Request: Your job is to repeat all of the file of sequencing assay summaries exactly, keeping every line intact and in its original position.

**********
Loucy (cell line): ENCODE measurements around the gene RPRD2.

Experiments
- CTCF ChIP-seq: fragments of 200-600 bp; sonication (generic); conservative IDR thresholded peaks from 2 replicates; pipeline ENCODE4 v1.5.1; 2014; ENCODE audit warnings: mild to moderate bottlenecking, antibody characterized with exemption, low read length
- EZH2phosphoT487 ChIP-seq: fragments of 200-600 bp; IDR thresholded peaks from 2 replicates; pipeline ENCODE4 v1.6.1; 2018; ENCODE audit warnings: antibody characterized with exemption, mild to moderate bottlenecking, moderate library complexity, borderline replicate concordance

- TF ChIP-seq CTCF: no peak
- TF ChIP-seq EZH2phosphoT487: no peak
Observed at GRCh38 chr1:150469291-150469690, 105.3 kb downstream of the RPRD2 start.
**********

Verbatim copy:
Loucy (cell line): ENCODE measurements around the gene RPRD2.

Experiments
- CTCF ChIP-seq: fragments of 200-600 bp; sonication (generic); conservative IDR thresholded peaks from 2 replicates; pipeline ENCODE4 v1.5.1; 2014; ENCODE audit warnings: mild to moderate bottlenecking, antibody characterized with exemption, low read length
- EZH2phosphoT487 ChIP-seq: fragments of 200-600 bp; IDR thresholded peaks from 2 replicates; pipeline ENCODE4 v1.6.1; 2018; ENCODE audit warnings: antibody characterized with exemption, mild to moderate bottlenecking, moderate library complexity, borderline replicate concordance

- TF ChIP-seq CTCF: no peak
- TF ChIP-seq EZH2phosphoT487: no peak
Observed at GRCh38 chr1:150469291-150469690, 105.3 kb downstream of the RPRD2 start.